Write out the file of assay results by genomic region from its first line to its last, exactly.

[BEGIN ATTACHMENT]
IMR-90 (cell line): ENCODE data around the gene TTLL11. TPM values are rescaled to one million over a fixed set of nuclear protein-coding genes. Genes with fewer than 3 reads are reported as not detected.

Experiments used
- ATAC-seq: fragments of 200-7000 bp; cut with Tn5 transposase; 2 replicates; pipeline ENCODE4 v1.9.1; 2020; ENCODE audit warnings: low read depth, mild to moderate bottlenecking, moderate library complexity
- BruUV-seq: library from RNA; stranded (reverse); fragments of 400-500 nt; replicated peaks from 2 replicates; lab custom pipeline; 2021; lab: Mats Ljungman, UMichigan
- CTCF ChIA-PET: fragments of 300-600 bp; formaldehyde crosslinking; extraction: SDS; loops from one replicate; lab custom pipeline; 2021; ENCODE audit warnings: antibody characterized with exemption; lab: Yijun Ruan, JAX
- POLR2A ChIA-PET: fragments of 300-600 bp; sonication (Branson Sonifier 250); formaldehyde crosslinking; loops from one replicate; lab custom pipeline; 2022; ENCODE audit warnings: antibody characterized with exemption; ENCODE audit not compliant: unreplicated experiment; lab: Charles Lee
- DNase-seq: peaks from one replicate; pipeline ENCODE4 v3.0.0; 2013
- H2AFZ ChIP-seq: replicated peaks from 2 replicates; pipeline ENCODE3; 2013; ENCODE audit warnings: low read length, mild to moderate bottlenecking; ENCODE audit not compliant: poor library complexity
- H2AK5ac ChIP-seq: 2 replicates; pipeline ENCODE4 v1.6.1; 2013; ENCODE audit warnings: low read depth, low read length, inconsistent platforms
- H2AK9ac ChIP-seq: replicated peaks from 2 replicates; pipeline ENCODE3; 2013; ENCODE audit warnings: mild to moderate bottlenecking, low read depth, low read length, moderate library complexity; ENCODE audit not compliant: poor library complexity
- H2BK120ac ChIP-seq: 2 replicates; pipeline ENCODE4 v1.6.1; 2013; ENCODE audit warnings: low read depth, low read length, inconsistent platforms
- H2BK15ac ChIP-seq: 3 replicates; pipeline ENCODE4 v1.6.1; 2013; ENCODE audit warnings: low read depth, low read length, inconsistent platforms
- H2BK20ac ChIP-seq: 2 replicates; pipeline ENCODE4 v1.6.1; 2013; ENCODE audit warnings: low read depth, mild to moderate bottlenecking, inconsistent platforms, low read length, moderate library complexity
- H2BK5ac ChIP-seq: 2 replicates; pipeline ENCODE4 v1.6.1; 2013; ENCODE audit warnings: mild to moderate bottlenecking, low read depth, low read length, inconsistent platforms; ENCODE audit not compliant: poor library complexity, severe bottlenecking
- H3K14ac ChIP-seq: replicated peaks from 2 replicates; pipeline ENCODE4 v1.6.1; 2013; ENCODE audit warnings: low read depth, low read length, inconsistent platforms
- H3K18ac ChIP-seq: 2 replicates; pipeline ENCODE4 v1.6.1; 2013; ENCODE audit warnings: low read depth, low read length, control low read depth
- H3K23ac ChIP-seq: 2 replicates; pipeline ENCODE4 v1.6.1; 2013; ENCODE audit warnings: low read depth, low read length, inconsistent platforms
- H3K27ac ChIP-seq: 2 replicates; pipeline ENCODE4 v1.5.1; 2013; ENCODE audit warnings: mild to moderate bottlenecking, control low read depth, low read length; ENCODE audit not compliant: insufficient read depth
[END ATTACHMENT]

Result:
IMR-90 (cell line): ENCODE data around the gene TTLL11. TPM values are rescaled to one million over a fixed set of nuclear protein-coding genes. Genes with fewer than 3 reads are reported as not detected.

Experiments used
- ATAC-seq: fragments of 200-7000 bp; cut with Tn5 transposase; 2 replicates; pipeline ENCODE4 v1.9.1; 2020; ENCODE audit warnings: low read depth, mild to moderate bottlenecking, moderate library complexity
- BruUV-seq: library from RNA; stranded (reverse); fragments of 400-500 nt; replicated peaks from 2 replicates; lab custom pipeline; 2021; lab: Mats Ljungman, UMichigan
- CTCF ChIA-PET: fragments of 300-600 bp; formaldehyde crosslinking; extraction: SDS; loops from one replicate; lab custom pipeline; 2021; ENCODE audit warnings: antibody characterized with exemption; lab: Yijun Ruan, JAX
- POLR2A ChIA-PET: fragments of 300-600 bp; sonication (Branson Sonifier 250); formaldehyde crosslinking; loops from one replicate; lab custom pipeline; 2022; ENCODE audit warnings: antibody characterized with exemption; ENCODE audit not compliant: unreplicated experiment; lab: Charles Lee
- DNase-seq: peaks from one replicate; pipeline ENCODE4 v3.0.0; 2013
- H2AFZ ChIP-seq: replicated peaks from 2 replicates; pipeline ENCODE3; 2013; ENCODE audit warnings: low read length, mild to moderate bottlenecking; ENCODE audit not compliant: poor library complexity
- H2AK5ac ChIP-seq: 2 replicates; pipeline ENCODE4 v1.6.1; 2013; ENCODE audit warnings: low read depth, low read length, inconsistent platforms
- H2AK9ac ChIP-seq: replicated peaks from 2 replicates; pipeline ENCODE3; 2013; ENCODE audit warnings: mild to moderate bottlenecking, low read depth, low read length, moderate library complexity; ENCODE audit not compliant: poor library complexity
- H2BK120ac ChIP-seq: 2 replicates; pipeline ENCODE4 v1.6.1; 2013; ENCODE audit warnings: low read depth, low read length, inconsistent platforms
- H2BK15ac ChIP-seq: 3 replicates; pipeline ENCODE4 v1.6.1; 2013; ENCODE audit warnings: low read depth, low read length, inconsistent platforms
- H2BK20ac ChIP-seq: 2 replicates; pipeline ENCODE4 v1.6.1; 2013; ENCODE audit warnings: low read depth, mild to moderate bottlenecking, inconsistent platforms, low read length, moderate library complexity
- H2BK5ac ChIP-seq: 2 replicates; pipeline ENCODE4 v1.6.1; 2013; ENCODE audit warnings: mild to moderate bottlenecking, low read depth, low read length, inconsistent platforms; ENCODE audit not compliant: poor library complexity, severe bottlenecking
- H3K14ac ChIP-seq: replicated peaks from 2 replicates; pipeline ENCODE4 v1.6.1; 2013; ENCODE audit warnings: low read depth, low read length, inconsistent platforms
- H3K18ac ChIP-seq: 2 replicates; pipeline ENCODE4 v1.6.1; 2013; ENCODE audit warnings: low read depth, low read length, control low read depth
- H3K23ac ChIP-seq: 2 replicates; pipeline ENCODE4 v1.6.1; 2013; ENCODE audit warnings: low read depth, low read length, inconsistent platforms
- H3K27ac ChIP-seq: 2 replicates; pipeline ENCODE4 v1.5.1; 2013; ENCODE audit warnings: mild to moderate bottlenecking, control low read depth, low read length; ENCODE audit not compliant: insufficient read depth